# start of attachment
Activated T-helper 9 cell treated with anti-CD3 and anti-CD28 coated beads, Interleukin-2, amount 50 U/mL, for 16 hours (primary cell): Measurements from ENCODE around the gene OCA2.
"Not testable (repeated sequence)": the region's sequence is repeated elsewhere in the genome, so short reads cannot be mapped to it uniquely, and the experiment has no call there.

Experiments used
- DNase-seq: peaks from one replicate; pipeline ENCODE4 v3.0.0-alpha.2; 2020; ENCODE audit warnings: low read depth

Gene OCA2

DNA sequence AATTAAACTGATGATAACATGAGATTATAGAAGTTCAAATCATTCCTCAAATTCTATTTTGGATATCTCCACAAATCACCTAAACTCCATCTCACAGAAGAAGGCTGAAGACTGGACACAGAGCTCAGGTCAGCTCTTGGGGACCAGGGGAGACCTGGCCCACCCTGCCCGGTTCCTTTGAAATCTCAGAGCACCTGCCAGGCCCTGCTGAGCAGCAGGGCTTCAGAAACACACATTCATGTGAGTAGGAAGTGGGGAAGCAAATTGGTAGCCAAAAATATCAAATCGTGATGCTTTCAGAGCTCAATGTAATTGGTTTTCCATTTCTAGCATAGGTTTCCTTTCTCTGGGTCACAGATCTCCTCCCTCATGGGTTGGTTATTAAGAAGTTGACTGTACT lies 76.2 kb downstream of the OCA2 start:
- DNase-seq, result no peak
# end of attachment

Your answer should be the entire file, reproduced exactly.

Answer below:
Activated T-helper 9 cell treated with anti-CD3 and anti-CD28 coated beads, Interleukin-2, amount 50 U/mL, for 16 hours (primary cell): Measurements from ENCODE around the gene OCA2.
"Not testable (repeated sequence)": the region's sequence is repeated elsewhere in the genome, so short reads cannot be mapped to it uniquely, and the experiment has no call there.

Experiments used
- DNase-seq: peaks from one replicate; pipeline ENCODE4 v3.0.0-alpha.2; 2020; ENCODE audit warnings: low read depth

Gene OCA2

DNA sequence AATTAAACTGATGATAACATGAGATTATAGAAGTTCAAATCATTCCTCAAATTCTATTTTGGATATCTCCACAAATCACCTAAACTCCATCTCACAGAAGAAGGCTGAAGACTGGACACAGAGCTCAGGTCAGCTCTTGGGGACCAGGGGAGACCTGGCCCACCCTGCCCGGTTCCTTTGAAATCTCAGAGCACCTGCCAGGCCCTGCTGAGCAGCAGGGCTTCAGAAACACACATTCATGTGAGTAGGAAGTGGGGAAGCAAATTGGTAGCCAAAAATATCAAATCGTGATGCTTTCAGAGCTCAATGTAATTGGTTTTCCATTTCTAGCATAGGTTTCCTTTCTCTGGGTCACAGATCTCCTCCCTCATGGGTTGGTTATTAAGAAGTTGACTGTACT lies 76.2 kb downstream of the OCA2 start:
- DNase-seq, result no peak